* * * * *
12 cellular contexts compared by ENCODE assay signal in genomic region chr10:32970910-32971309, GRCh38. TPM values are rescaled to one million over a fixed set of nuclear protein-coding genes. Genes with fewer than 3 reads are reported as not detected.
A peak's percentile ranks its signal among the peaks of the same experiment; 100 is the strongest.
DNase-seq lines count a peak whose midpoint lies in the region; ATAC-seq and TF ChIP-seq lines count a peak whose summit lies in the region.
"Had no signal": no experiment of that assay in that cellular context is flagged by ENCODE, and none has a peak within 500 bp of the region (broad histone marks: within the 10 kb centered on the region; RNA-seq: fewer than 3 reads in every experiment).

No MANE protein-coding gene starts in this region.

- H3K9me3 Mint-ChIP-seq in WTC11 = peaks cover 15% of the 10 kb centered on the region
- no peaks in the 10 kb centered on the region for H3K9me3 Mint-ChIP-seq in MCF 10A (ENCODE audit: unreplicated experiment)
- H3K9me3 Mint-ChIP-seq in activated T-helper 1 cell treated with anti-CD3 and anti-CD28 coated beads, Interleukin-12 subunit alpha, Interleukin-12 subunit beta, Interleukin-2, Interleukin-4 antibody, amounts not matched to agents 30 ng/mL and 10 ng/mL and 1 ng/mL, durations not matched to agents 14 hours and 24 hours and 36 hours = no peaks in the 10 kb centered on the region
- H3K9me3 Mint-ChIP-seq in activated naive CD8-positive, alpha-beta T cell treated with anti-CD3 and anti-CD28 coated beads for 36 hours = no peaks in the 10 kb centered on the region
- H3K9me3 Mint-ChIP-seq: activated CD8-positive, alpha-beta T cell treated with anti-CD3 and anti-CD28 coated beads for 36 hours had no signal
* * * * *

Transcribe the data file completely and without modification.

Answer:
12 cellular contexts compared by ENCODE assay signal in genomic region chr10:32970910-32971309, GRCh38. TPM values are rescaled to one million over a fixed set of nuclear protein-coding genes. Genes with fewer than 3 reads are reported as not detected.
A peak's percentile ranks its signal among the peaks of the same experiment; 100 is the strongest.
DNase-seq lines count a peak whose midpoint lies in the region; ATAC-seq and TF ChIP-seq lines count a peak whose summit lies in the region.
"Had no signal": no experiment of that assay in that cellular context is flagged by ENCODE, and none has a peak within 500 bp of the region (broad histone marks: within the 10 kb centered on the region; RNA-seq: fewer than 3 reads in every experiment).

No MANE protein-coding gene starts in this region.

- H3K9me3 Mint-ChIP-seq in WTC11 = peaks cover 15% of the 10 kb centered on the region
- no peaks in the 10 kb centered on the region for H3K9me3 Mint-ChIP-seq in MCF 10A (ENCODE audit: unreplicated experiment)
- H3K9me3 Mint-ChIP-seq in activated T-helper 1 cell treated with anti-CD3 and anti-CD28 coated beads, Interleukin-12 subunit alpha, Interleukin-12 subunit beta, Interleukin-2, Interleukin-4 antibody, amounts not matched to agents 30 ng/mL and 10 ng/mL and 1 ng/mL, durations not matched to agents 14 hours and 24 hours and 36 hours = no peaks in the 10 kb centered on the region
- H3K9me3 Mint-ChIP-seq in activated naive CD8-positive, alpha-beta T cell treated with anti-CD3 and anti-CD28 coated beads for 36 hours = no peaks in the 10 kb centered on the region
- H3K9me3 Mint-ChIP-seq: activated CD8-positive, alpha-beta T cell treated with anti-CD3 and anti-CD28 coated beads for 36 hours had no signal